The World’s Poorest Nations Say Yes to Emissions Cuts
By Alex Kirby, Climate News Network
LONDON — In what could be a far-reaching move, the world's poorest countries say they are now prepared to commit themselves to binding cuts in their emissions of greenhouse gases.
The move has the potential to quicken the pace of the glacially-slow U.N. negotiations, which have for years been trying to agree an effective way to cut emissions in order to avoid runaway climate change.
The Group of Least Developed Countries (LDCs) is a major negotiating bloc at the U.N. talks, with its member states including 12 percent of the world's people..
Whether its willingness to accept cuts will in fact hasten the birth of a new and comprehensive climate agreement will now depend largely on the good faith and commitment of the richer countries.
Quamrul Chowdury is a lead climate negotiator of the LDC Group. He told the Climate News Network: "Prakash Mathema, the current Chair of the LDCs in the climate negotiations, has a new mantra: 'Follow us'.
"That means the 49 LDCs under his leadership are set to act in the process as a very pro-active group. They will lead by example — by doing. The LDCs are no longer waiting for others to act.
"I think the LDCs are now for low carbon pathways for all. They are even ready to go first in helping to cut back global greenhouse gas emissions, though they are the ones least responsible for increasing those emissions."
Asked whether this meant that the LDCs now accepted the need for binding emissions cuts by all signatories to the international climate treaty, the Kyoto Protocol, and not just by industrialized countries, Chowdury said it did.
"All countries should commit [to accepting cuts], but developing countries' National Appropriate Mitigation Actions [NAMAs] should be supported", he said.
NAMAs are policies and actions which countries undertake as part of their commitment to reduce emissions. The term, developed by the U.N. negotiators, recognizes that different countries may act in different ways based on equity and on their shared but differing responsibilities and abilities — in other words, the contribution they have made to climate change.
NAMAs do not involve governments making the sort of binding commitments which the LDCs say they will now accept. They do stress the importance of financial help from developed to developing countries to help them to reduce emissions.
"Major emitters need to scale up their efforts. They also need to do more to stabilize the global temperature well below 2°C (3.6°F)..."
Mr Chowdury's statement that the LDCs now accept that all countries should make binding emissions cuts is a significant diplomatic step forward.
It has been the developing world's refusal to accept that it is responsible for helping to solve a problem it did not cause that has allowed some industrialized countries, notably the U.S. and Australia, to refuse to commit themselves to internationally-agreed cuts.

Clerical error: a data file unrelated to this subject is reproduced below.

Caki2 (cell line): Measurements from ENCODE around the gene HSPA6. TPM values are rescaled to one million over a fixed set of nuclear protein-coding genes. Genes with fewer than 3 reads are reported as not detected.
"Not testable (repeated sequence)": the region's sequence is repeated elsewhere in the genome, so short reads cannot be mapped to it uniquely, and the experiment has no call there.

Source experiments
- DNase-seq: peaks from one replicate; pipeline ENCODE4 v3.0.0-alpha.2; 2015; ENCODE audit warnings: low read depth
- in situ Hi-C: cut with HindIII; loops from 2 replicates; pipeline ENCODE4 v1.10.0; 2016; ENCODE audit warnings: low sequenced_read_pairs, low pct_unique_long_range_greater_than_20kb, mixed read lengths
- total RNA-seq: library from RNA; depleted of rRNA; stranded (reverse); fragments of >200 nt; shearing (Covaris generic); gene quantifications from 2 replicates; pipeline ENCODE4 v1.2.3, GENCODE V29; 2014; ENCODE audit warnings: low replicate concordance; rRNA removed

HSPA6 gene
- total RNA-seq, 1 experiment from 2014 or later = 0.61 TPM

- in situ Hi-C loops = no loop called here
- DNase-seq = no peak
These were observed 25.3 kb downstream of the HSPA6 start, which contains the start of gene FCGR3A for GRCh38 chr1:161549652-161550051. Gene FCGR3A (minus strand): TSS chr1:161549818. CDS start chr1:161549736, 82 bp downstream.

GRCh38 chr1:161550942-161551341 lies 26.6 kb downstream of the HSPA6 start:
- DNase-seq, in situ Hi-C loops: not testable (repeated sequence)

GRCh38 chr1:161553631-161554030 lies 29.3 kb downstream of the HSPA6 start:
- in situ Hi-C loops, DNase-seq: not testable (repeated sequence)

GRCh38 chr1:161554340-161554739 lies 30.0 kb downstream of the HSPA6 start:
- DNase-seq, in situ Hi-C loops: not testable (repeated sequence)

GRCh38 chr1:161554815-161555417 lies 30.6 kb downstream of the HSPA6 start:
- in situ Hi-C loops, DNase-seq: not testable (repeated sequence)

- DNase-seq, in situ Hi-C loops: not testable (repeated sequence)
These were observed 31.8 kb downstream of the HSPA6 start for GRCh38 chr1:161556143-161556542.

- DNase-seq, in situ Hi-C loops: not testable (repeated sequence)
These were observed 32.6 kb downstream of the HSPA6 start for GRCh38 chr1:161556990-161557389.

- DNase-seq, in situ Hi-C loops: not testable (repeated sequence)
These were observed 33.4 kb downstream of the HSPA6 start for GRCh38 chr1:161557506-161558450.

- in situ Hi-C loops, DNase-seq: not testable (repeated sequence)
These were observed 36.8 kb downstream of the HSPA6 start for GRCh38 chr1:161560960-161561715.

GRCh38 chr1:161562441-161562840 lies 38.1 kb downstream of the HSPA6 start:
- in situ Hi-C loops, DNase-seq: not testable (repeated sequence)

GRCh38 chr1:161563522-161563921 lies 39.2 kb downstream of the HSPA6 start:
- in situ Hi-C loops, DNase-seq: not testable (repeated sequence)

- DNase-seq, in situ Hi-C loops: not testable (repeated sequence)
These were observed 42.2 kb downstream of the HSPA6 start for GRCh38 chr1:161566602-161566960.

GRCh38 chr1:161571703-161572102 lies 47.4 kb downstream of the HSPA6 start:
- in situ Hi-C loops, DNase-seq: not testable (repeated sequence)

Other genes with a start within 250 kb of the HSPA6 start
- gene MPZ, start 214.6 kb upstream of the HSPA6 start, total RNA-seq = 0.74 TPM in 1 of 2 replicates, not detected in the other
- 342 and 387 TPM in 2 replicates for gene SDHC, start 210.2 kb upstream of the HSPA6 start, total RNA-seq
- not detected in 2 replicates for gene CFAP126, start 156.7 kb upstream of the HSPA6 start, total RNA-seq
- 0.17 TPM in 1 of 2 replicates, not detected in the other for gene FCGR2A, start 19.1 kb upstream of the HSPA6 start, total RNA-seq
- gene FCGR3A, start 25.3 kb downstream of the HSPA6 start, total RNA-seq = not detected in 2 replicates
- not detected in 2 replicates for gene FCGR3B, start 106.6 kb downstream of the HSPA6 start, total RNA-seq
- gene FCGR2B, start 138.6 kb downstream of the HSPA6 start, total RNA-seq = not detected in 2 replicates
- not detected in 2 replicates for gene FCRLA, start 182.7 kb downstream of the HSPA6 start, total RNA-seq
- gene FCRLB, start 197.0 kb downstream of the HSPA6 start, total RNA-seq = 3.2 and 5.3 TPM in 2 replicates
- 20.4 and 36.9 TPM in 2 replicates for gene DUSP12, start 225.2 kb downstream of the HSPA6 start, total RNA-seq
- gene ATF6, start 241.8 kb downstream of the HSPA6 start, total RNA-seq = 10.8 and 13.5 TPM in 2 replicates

Chowdury added: "The LDCs are for raising ambitions over climate change mitigation, because mitigation is the ultimate adaptation. And adaptation has its limits.
"The cost of adaptation is also rising every day as the most industrialized countries are not slashing their emissions, except for some of the European good boys. But that is not enough.
"Major emitters need to scale up their efforts. They also need to do more to stabilize the global temperature well below 2°C (3.6°F) [a widely accepted global threshold].
"LDCs are also doing some adaptation, and they are showing global leadership here. Bangladesh, Nepal and Mozambique are shining cases of successful on-the-ground adaptation.
"Those cases should be scaled up and replicated. Others can learn from the LDCs how to face climate adversities day in and day out."
Mr Chowdury's statement goes to the heart of one of the most divisive issues in the negotiations: who should move first by cutting emissions?
A number of developed countries argue that they will make cuts only when the LDCs do so, despite the fact that it is industrialization and development that have largely caused the human contribution to climate change.
Until now the LDCs have insisted that they should not be asked to accept binding cuts because they have contributed so few emissions to the total now in the atmosphere.
Prakash Mathema's mantra, urging the LDCs to set an example others can follow, could alter the terms of the entire debate.
Alex Kirby, a former BBC environment correspondent, is a founding journalist of Climate News Network. Climate News Network is a news service led by four veteran British environmental reporters and broadcasters. It delivers news and commentary about climate change for free to media outlets worldwide.